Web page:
Hurst Euless Bedford
TRIO programs were begun in 1964 as part of Lyndon B. Johnson’s War on Poverty. He believed that education was the way out of poverty and should be open to everyone in spite of one’s circumstances. Not only did he initiate these programs, which give first-generation students a more level playing field for higher education, he also created financial aid, which provided a more level playing field for lower-income students. TRIO programs fall under the Department of Education’s Higher Education Act of 1965, and President Johnson signed this historic document Texas State University, his alma mater. His speech included these inspiring words: “And tell them that the truth is here for them to seek. And tell them that we have opened the road and we have pulled the gates down and the way is open, and we expect them to travel it."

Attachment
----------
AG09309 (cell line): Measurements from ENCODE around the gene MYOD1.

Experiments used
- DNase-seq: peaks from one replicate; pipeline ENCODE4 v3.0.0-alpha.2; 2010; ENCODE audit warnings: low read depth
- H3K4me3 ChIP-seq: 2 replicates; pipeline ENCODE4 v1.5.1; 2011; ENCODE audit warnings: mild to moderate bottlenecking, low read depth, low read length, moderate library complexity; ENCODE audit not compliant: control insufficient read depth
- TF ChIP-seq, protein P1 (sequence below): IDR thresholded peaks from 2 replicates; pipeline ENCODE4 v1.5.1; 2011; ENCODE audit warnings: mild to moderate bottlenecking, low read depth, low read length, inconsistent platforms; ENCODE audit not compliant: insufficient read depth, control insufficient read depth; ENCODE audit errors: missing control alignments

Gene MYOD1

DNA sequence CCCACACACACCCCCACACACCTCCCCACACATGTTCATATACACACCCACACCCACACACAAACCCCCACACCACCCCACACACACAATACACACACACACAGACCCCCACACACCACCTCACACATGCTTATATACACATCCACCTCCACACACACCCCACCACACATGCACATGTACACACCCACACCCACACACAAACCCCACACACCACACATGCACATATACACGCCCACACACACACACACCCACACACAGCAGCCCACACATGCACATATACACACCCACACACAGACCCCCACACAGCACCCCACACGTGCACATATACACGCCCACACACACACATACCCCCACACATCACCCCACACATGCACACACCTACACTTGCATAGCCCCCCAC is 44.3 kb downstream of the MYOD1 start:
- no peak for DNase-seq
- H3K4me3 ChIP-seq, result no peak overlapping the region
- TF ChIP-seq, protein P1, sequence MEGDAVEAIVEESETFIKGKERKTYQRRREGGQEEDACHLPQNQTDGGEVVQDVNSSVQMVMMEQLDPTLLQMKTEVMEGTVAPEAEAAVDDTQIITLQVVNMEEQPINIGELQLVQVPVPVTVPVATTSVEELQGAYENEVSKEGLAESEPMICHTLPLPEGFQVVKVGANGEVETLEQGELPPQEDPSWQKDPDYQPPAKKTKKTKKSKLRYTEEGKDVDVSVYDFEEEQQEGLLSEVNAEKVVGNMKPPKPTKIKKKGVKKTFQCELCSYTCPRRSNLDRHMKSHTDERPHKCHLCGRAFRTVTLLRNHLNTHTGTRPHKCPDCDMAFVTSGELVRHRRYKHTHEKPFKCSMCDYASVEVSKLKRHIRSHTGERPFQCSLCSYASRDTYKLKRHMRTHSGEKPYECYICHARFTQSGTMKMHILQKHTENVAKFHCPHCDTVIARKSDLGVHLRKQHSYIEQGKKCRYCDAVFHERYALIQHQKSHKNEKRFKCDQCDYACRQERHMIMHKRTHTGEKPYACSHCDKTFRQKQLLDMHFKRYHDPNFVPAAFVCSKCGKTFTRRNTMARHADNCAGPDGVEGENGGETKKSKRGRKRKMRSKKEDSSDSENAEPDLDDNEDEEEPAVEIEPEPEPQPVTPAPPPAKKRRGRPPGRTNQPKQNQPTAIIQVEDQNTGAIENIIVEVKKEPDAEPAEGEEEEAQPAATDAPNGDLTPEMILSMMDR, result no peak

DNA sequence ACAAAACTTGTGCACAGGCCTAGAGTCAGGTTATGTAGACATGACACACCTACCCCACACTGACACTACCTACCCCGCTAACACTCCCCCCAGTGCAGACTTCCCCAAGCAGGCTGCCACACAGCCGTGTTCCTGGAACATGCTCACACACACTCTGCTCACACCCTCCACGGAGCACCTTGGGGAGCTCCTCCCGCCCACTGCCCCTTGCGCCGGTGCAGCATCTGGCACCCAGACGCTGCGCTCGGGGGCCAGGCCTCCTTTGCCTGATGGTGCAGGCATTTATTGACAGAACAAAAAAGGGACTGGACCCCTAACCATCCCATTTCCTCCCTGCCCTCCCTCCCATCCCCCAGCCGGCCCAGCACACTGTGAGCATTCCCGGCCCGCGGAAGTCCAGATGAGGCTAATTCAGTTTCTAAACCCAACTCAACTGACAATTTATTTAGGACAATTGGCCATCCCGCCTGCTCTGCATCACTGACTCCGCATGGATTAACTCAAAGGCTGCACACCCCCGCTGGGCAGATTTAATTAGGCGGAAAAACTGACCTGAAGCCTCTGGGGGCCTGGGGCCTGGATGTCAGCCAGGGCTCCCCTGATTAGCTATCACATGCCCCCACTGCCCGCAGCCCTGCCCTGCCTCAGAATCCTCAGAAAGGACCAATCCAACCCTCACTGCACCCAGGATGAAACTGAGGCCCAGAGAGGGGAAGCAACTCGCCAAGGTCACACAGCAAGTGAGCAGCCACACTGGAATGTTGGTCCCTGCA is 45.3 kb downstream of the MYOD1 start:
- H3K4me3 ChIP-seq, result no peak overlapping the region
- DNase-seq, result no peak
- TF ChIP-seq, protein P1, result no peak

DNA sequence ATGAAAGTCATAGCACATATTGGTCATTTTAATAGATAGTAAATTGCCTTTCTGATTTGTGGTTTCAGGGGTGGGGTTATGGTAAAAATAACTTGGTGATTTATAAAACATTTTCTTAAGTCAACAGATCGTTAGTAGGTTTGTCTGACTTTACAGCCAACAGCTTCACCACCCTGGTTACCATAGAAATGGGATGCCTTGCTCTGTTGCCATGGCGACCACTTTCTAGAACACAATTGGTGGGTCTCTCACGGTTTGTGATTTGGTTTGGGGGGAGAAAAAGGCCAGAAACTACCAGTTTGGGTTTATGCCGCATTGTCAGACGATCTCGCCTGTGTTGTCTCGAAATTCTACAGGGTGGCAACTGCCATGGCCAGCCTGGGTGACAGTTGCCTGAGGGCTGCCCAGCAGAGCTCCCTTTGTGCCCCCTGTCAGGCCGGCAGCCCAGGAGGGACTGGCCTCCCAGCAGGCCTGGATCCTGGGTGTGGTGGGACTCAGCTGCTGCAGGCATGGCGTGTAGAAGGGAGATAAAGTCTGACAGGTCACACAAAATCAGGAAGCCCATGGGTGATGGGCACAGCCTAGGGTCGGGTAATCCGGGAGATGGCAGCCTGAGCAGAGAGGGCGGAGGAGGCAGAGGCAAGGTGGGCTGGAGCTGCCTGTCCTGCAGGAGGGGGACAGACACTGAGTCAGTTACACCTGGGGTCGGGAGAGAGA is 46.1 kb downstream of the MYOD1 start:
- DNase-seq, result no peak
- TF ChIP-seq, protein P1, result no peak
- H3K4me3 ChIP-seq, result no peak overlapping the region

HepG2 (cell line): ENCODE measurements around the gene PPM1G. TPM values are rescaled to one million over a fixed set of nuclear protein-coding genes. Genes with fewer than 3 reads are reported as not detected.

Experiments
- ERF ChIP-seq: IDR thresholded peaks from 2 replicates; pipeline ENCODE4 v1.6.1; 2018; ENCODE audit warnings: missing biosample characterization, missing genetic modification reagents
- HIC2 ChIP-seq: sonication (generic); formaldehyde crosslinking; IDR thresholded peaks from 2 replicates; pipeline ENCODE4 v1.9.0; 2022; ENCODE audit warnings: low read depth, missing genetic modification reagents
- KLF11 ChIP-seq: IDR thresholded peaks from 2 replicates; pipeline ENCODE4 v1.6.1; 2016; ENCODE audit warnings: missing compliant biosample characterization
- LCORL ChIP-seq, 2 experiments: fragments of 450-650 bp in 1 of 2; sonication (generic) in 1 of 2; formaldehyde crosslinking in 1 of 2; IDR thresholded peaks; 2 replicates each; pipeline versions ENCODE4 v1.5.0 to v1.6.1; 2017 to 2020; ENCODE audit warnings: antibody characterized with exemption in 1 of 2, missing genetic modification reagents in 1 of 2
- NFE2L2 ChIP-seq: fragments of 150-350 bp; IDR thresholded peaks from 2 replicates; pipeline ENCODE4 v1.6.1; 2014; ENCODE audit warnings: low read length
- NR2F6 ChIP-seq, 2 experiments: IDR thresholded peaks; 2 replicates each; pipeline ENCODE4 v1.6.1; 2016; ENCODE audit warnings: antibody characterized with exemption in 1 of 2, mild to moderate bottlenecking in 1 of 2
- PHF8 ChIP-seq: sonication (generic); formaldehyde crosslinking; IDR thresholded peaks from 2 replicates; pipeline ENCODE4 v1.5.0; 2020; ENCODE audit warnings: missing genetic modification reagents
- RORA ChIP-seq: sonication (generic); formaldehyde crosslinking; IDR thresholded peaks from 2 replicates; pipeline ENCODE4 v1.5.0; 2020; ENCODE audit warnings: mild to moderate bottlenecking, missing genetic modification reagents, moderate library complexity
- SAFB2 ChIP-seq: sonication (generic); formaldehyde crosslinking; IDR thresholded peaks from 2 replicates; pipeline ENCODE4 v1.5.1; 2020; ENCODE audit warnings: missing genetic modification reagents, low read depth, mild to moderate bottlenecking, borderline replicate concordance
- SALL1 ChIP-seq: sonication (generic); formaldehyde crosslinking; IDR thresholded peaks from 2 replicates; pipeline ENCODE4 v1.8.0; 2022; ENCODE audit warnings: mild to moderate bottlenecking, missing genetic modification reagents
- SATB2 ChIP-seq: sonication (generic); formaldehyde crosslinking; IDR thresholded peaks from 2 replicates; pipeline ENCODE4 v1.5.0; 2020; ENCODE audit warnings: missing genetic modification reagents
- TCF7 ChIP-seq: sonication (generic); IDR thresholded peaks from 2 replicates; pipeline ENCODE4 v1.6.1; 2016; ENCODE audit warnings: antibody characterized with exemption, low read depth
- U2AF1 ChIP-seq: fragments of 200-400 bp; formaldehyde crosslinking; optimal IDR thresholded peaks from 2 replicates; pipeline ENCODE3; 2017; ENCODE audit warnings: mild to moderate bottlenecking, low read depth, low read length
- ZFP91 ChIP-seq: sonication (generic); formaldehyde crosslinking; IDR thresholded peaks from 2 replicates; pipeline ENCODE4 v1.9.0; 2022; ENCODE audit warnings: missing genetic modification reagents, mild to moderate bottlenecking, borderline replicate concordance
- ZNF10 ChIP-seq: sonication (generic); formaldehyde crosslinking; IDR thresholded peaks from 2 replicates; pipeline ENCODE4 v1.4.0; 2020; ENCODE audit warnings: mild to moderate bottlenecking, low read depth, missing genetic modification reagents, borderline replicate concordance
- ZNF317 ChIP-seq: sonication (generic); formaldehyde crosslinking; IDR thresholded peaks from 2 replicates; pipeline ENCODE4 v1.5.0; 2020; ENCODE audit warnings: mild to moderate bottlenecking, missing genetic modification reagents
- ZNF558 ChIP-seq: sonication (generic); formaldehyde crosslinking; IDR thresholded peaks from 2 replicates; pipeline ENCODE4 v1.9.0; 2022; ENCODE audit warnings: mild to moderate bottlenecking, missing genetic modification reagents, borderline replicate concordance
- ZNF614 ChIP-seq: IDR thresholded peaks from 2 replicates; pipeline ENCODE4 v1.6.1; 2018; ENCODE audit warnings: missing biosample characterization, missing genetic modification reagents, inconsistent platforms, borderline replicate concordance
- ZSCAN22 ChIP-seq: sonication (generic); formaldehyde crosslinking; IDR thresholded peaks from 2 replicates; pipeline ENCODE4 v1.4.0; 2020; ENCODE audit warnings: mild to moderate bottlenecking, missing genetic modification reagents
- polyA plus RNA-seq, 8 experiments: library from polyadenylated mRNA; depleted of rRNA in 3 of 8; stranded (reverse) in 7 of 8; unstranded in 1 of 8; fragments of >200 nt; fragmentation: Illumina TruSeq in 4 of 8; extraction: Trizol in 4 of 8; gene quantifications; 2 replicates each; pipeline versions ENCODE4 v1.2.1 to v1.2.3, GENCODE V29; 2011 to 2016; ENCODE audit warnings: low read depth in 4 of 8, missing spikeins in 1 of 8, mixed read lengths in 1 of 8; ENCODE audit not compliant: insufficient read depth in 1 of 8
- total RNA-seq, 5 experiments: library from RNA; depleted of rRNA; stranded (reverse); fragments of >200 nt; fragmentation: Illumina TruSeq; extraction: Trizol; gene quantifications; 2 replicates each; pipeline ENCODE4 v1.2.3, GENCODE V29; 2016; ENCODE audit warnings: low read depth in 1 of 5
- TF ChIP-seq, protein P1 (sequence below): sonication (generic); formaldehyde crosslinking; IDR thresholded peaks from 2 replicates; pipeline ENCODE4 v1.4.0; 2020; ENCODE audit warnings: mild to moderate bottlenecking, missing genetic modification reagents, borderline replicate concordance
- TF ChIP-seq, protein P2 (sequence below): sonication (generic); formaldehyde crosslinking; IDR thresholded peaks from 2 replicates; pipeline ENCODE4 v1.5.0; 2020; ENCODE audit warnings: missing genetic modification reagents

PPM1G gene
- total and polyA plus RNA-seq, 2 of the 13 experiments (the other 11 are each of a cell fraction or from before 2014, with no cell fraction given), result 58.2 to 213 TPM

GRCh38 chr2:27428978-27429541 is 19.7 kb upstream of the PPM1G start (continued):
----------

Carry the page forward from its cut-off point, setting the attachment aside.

TRIO Talent Search began in the Hurst-Euless-Bedford School district in September of 2006 and serves three high school and five junior high campuses.
Secondary School Persistence:
99% of non-senior participants served during each project year will complete the current academic year and continue in school for the next academic year, at the next grade level.
Secondary School Graduation (Regular secondary school diploma):
95% of seniors served during the project year will graduate during the project year with a regular secondary school diploma within the standard number of years.
6% of seniors served during the project year will complete a rigorous secondary school program of study and will graduate during the project year with a regular secondary school diploma within the standard number of years
Postsecondary Education Enrollment:
60% of participants, who have graduated with a regular secondary school diploma, during the project year, will enroll in an institution of higher education by the fall term immediately following high school graduation
Postsecondary Degree Attainment:
37% of participants served during the project year, who enrolled in an institution of higher education, by the fall term immediately following high school graduation will complete a program of postsecondary education within six years